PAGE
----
Pet Connections

Foxy Roxy & Greyson, the Italian Greyhounds

Jason Dunkle and his fiancé Mona Gray know what it’s like to have models in the family. It’s a busy life, with photoshoots, lots of clothing changes and exotic locations. But it’s worth it, because not only do the models love the attention, they donate all the money they earn from selling their photos to the National Mill Dog Rescue to help dogs. Because they’re Italian greyhounds.

Roxy, 8, and Greyson, 3 both enjoy the spotlight. Roxy has had quite a career already; she even has her own Facebook Page – “Foxy Roxy the Italian Greyhound” with 7,687 followers. She was named one of the most famous dogs on Facebook by American Dog Magazine in the Fall Issue of 2013. Roxy has participated in in 2 calendars already, and together with Greyson amassed quite a few contest wins. They include both a pet costume contest and a Halloween costume contest that resulted in $750 in prize money, which was donated to the National Mill Dog Rescue. And the two share several other wins, including the 2016 Petco, 2017 PETCON, and 2017 University Veterinary Specialists Costume Contests.

For 2018, they are starring in their 3rd charity calendar, which has a beach theme (photos by Christine Erin Photography) and was shot at Presque Isle in Erie, PA. Their photo shoot and story made the front page of the October 2018 Erie Times, and they were also featured in the Observer Reporter. When not working to bring awareness to puppy mills, the pair live a relatively quiet life in Washington, PA. Through talking to other of his favorite breed’s owners and his own research efforts, Jason became aware of how many Italian Greyhounds – along with many other breeds – were from puppy mills, and he felt compelled to do something. Through their calendar sales and photo contest wins, they’ve donated over $1,000 so far.

According to sources from HSUS and ASPCA, an estimated 167,388 breeding dogs are currently living in United States Department of Agriculture (USDA)-licensed commercial facilities for breeding purposes at this very moment. Over 2 million puppies are bred in mills each year, while an estimated 1.2 million dogs are euthanized in shelters every year.

Puppy mills are dog breeding operations that put profit over the health and well-being of dogs. The operations can be small or large, including thousands of dogs. Most breeding parents spend their lives in 24-hour confinement to cages, and it is common to see wire cages stacked on top of each other. They generally do not have protection from heat, cold, or inclement weather, living in dirty and unsanitary conditions. Dogs living in puppy mills receive little to no veterinary care, and puppy mill owners often provide what care without they do get without anesthesia or veterinary training. Mothers are bred every heat cycle and are usually killed when they can no longer produce. And puppies are taken from their mothers way too early, causing stress, health and behavioral problems later in life.

Some breeding facilities are licensed by the USDA, but others are not. In Pennsylvania, breeders that sell to pet stores must be licensed by the United States Department of Agriculture, and while some are not in direct violation of the laws, they can still operate under terrible conditions. You can visit the PA Department of Agriculture at the following link, to do your own research when looking for a puppy, by checking to see if the seller is licensed and whether the kennel has any citations:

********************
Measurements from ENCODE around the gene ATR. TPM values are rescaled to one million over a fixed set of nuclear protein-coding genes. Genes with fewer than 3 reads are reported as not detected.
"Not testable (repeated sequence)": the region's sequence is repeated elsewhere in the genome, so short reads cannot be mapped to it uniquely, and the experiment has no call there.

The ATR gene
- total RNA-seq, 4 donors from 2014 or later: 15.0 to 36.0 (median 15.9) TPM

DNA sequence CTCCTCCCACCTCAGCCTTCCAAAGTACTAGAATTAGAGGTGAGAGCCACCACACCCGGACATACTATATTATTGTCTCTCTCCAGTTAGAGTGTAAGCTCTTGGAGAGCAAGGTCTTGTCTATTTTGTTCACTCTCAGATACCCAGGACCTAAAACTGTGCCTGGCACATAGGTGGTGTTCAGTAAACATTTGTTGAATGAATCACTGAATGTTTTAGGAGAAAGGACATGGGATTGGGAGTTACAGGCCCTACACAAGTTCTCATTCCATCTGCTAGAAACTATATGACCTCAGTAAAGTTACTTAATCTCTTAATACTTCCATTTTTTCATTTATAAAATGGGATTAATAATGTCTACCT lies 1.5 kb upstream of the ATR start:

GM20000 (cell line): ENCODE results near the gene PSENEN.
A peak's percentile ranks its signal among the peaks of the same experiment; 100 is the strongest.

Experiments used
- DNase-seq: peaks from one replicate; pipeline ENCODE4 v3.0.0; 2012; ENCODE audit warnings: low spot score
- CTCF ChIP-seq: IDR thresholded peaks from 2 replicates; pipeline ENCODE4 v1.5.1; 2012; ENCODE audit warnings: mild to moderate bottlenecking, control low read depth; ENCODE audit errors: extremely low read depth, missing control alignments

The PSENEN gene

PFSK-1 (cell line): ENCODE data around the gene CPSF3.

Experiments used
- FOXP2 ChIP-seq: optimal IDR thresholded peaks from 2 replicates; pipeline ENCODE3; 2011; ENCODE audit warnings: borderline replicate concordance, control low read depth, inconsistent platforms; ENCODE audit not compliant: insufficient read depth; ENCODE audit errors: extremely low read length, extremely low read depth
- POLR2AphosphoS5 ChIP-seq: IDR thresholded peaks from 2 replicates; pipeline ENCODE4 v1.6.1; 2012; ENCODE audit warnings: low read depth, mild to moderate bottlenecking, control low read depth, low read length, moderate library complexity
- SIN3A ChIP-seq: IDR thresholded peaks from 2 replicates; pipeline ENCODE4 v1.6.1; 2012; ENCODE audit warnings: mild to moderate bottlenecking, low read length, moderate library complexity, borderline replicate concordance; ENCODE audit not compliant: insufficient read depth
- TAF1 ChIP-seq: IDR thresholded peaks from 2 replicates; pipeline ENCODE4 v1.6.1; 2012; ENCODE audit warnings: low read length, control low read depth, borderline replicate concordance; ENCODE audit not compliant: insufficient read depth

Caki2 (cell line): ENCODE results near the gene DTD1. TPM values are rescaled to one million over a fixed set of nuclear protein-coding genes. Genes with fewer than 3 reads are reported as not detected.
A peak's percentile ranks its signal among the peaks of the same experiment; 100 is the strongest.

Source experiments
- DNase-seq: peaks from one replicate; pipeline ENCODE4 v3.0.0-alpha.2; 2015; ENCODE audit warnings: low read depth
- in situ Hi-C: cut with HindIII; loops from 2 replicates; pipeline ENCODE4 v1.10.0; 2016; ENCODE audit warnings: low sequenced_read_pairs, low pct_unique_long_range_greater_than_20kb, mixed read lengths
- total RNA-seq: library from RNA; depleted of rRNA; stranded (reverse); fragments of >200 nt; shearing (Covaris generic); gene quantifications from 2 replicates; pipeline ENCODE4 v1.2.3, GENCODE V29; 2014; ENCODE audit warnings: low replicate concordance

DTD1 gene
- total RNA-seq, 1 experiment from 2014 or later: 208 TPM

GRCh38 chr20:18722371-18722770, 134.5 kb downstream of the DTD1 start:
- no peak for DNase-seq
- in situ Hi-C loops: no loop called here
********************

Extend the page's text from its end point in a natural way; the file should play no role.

Shipping conditions are often inhumane as well. Dogs can be forced to go up to 12 hours without food or water, and are confined in a small space where diseases can be easily transmitted. Many puppies do not survive the trip.

The bottom line is that puppy mills are all about profits. Any money spent on veterinary care, quality food, shelter, or staff to care for the dogs cuts into the profit margin.

Act 119 is the PA dog law signed into action by Governor Rendell on October 8, 2008.  This legislation is meant to help Pennsylvania to rid its reputation as the ‘Puppy Mill Capitol of the East.’  The updated law is designed to improve the treatment dogs receive while in commercial kennels.  Under the old law, dogs could spend their entire lives in cramped, stacked cages with no opportunity to exercise and very little care. While there has been a dramatic increase in the number of states considering and enacting bills to regulate the commercial breeding industry, it is important to remember that these laws hinge on enforcement. Strong standards of care are meaningless if there is not enough staff to conduct inspections and punish violators. Therefore, in addition to pushing for stronger state laws, it is important to work with enforcing agencies to make sure laws are being followed. Pennsylvania has come a long way, but buyers need to do their share of independent research when getting a puppy.

If you would like to support Roxy and Greyson, see the information below about purchasing a calendar.

Calendar Ordering Info: 

The cost of a calendar is $35, including shipping. They can be purchased by mailing a check or money order payable to:

Jason Dunkle
P.O. Box 443
Washington, PA 15301

Once check is received, the calendar is mailed out the following day.

All proceeds, minus shipping costs, will be donated to National Mill Dog Rescue.



December 14, 2023
December 14, 2023


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